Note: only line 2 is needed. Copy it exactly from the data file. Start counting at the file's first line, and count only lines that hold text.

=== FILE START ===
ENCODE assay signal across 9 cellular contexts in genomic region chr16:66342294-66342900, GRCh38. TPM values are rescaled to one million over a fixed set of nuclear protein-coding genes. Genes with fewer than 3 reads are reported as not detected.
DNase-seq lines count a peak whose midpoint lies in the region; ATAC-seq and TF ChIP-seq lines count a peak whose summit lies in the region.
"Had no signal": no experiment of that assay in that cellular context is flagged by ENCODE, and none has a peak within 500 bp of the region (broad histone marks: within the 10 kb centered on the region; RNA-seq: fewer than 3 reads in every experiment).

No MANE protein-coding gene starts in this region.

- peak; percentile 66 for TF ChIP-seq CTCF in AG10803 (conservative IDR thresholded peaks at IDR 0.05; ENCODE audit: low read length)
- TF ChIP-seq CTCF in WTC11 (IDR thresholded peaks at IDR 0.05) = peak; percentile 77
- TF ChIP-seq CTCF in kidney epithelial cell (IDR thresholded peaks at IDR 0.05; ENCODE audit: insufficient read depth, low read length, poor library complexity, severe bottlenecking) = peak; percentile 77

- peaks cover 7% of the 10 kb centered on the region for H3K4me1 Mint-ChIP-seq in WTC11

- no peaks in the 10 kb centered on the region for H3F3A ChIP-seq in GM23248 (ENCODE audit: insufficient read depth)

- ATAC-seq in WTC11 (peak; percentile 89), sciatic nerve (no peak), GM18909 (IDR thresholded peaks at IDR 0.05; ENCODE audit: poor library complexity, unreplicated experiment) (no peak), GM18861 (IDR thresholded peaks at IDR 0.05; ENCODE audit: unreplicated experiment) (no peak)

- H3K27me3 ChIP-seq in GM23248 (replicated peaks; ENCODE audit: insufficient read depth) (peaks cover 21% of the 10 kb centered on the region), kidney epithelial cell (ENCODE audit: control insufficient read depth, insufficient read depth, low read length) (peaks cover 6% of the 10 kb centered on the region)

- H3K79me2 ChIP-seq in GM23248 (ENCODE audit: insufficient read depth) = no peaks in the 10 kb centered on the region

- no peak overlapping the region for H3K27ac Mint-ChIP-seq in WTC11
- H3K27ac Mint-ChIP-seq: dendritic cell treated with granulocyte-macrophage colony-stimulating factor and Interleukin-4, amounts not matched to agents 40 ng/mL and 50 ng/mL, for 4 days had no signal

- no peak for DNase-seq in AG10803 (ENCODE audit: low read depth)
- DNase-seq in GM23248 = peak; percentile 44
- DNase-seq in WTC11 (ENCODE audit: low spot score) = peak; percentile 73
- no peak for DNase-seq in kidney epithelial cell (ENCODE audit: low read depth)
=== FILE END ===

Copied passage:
DNase-seq lines count a peak whose midpoint lies in the region; ATAC-seq and TF ChIP-seq lines count a peak whose summit lies in the region.